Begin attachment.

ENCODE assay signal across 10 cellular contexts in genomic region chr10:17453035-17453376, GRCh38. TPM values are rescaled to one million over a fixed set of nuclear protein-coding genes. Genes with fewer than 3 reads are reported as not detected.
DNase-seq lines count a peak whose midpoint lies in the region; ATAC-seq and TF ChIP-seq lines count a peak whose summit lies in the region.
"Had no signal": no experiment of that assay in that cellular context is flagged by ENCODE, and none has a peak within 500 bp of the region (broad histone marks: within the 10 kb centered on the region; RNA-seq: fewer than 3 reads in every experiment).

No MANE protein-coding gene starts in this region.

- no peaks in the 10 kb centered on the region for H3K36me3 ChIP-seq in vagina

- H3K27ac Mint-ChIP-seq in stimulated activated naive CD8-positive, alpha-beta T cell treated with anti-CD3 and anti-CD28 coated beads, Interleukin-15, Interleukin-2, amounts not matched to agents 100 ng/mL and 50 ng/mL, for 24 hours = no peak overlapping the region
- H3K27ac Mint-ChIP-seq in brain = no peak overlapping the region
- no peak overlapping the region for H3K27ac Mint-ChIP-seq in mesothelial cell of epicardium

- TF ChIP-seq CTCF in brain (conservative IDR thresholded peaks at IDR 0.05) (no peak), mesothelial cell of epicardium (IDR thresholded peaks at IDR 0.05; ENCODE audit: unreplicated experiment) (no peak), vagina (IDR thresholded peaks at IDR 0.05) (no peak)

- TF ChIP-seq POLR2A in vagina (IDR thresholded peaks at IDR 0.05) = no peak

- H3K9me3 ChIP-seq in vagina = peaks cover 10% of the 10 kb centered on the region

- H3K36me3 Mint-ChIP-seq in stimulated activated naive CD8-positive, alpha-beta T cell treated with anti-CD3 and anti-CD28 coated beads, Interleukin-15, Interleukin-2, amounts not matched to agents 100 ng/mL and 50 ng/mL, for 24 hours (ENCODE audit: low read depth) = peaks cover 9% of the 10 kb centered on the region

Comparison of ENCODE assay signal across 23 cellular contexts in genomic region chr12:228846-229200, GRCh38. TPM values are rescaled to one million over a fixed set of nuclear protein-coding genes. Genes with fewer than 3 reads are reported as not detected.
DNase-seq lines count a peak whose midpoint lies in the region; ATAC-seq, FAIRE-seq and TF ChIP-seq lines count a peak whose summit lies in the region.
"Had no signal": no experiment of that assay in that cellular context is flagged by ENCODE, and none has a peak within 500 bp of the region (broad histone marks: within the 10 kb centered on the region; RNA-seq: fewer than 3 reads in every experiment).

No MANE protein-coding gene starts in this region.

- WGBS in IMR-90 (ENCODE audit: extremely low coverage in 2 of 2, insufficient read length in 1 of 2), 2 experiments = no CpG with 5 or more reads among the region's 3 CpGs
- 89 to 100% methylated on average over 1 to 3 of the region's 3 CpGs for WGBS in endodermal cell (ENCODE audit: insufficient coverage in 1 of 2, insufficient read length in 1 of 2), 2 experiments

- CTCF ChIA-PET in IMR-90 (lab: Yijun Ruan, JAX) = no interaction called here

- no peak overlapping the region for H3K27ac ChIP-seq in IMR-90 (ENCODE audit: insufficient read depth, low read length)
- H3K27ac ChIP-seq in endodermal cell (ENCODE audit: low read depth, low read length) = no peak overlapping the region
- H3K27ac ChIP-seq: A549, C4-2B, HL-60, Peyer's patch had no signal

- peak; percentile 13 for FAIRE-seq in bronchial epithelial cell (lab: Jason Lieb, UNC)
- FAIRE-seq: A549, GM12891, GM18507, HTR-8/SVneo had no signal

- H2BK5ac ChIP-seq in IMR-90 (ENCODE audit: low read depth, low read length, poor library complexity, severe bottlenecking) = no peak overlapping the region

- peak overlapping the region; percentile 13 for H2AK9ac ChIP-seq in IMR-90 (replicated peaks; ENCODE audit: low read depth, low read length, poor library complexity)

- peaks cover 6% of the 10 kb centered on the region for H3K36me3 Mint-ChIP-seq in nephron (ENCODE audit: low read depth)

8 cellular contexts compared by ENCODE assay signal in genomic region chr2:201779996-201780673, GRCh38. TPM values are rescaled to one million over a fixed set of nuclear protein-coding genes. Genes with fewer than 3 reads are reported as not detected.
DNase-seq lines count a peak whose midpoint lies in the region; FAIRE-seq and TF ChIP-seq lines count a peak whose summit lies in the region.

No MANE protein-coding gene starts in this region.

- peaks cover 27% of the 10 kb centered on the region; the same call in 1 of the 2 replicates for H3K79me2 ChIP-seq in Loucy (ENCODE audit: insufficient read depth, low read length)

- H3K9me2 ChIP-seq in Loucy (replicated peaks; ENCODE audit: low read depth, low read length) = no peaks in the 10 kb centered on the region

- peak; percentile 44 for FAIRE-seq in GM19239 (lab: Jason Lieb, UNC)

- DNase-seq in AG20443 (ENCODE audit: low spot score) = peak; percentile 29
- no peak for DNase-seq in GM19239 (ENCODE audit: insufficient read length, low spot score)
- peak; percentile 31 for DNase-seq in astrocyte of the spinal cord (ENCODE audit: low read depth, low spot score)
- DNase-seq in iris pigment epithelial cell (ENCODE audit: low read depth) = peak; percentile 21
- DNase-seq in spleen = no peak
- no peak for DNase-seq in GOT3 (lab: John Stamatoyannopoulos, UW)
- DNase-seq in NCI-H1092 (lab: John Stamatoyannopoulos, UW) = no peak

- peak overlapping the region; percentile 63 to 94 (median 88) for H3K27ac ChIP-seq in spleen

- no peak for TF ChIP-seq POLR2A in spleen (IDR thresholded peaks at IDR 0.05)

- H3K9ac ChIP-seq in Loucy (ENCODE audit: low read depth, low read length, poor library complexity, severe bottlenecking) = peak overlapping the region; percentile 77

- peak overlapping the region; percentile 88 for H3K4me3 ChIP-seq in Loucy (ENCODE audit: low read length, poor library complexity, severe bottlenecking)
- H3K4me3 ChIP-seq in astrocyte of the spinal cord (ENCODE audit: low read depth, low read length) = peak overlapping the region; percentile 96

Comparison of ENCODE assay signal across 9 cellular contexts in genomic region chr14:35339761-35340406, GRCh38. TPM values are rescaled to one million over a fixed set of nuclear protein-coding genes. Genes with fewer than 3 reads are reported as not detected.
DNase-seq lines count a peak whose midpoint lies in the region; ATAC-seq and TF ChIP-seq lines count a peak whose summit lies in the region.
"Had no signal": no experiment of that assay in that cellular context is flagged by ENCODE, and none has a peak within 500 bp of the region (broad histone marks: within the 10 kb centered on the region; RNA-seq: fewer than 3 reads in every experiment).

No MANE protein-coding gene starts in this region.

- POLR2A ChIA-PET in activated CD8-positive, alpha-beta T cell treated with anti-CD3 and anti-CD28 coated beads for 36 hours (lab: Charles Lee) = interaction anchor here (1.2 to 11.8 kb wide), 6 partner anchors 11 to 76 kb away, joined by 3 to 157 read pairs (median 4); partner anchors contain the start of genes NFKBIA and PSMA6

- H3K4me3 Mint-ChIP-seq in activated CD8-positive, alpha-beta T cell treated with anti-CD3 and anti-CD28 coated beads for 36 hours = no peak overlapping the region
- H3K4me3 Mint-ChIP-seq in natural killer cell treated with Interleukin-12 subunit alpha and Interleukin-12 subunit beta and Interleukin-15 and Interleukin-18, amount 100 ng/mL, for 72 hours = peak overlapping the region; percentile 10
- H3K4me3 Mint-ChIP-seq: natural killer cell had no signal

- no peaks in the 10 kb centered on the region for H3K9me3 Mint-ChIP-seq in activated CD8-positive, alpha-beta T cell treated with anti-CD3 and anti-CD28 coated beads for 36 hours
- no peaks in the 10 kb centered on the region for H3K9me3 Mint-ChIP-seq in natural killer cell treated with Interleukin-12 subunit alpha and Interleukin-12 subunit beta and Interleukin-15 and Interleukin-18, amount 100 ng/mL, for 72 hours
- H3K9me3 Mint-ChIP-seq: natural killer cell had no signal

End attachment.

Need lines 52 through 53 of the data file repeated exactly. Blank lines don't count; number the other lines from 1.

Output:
- H3K4me3 Mint-ChIP-seq in natural killer cell treated with Interleukin-12 subunit alpha and Interleukin-12 subunit beta and Interleukin-15 and Interleukin-18, amount 100 ng/mL, for 72 hours = peak overlapping the region; percentile 10
- H3K4me3 Mint-ChIP-seq: natural killer cell had no signal